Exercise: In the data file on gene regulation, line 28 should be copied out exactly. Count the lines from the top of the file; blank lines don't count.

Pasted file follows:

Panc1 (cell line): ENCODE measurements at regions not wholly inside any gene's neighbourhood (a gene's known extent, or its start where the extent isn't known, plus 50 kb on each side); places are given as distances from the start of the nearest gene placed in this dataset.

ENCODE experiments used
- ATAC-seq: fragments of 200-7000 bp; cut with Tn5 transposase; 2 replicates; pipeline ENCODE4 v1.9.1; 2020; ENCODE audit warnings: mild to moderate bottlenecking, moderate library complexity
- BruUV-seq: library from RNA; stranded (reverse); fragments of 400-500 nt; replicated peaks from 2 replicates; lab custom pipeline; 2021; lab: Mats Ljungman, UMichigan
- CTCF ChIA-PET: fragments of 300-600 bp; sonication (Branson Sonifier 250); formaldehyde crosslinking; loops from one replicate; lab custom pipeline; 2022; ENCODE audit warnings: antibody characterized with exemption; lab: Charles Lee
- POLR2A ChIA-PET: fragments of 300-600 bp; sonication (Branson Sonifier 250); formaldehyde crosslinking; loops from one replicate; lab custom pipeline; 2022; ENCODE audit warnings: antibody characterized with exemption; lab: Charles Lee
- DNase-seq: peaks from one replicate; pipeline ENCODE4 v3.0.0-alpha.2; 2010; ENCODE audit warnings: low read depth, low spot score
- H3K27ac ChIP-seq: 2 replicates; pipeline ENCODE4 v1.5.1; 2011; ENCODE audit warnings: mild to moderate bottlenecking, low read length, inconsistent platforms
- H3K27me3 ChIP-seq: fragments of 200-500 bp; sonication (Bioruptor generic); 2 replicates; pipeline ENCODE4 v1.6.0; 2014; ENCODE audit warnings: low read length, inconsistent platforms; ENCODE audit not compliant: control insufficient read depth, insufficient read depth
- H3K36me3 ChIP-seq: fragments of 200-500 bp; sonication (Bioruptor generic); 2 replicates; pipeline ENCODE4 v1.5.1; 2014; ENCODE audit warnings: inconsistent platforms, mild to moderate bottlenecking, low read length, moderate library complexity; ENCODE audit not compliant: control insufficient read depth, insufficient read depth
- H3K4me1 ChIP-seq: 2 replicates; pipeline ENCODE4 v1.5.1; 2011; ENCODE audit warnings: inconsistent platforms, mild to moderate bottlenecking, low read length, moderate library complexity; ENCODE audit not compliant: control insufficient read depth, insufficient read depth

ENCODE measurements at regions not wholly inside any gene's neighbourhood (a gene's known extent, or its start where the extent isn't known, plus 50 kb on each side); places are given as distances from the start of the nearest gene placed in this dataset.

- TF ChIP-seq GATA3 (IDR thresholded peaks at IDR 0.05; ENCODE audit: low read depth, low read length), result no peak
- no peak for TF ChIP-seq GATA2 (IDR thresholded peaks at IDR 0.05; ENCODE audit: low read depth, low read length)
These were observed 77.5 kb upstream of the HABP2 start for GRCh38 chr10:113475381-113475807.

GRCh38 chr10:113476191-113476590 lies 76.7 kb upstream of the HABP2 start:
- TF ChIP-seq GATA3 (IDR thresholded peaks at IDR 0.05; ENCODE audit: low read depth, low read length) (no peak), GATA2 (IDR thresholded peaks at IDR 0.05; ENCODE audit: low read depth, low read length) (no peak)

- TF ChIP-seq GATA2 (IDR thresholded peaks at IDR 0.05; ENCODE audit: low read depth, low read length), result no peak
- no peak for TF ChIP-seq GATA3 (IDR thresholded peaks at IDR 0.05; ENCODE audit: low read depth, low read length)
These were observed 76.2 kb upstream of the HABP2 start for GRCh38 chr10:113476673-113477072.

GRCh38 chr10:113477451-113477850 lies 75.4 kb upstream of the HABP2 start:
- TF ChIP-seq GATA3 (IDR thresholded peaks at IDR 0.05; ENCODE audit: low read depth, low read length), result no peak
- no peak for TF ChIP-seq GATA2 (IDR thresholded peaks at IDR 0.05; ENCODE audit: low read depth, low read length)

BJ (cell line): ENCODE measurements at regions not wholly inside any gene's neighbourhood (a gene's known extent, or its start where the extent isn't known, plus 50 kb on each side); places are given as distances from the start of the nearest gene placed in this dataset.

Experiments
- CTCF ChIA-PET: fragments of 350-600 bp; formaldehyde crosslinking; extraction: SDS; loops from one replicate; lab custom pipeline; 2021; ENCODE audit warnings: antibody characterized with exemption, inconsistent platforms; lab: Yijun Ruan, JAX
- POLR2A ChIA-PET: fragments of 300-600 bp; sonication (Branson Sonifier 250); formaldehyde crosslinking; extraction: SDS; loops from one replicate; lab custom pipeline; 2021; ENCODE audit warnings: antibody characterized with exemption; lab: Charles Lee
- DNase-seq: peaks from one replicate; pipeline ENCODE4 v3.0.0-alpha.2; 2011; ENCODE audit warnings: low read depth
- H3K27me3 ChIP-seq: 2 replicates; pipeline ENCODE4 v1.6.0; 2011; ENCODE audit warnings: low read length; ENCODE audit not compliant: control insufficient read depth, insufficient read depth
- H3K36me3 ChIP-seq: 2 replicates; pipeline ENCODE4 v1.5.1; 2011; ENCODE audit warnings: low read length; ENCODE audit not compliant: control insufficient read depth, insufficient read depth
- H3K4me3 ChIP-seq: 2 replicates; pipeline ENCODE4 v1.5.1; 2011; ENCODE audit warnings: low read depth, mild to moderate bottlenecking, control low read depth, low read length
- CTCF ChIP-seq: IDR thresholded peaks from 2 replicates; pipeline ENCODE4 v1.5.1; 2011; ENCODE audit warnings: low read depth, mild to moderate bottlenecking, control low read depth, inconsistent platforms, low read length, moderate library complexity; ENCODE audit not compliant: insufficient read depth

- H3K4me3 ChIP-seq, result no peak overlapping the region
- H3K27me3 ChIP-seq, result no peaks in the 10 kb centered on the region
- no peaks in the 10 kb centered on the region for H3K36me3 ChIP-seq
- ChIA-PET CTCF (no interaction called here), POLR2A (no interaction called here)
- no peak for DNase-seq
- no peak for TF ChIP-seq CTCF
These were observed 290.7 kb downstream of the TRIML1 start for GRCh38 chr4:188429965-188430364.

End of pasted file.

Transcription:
- DNase-seq: peaks from one replicate; pipeline ENCODE4 v3.0.0-alpha.2; 2011; ENCODE audit warnings: low read depth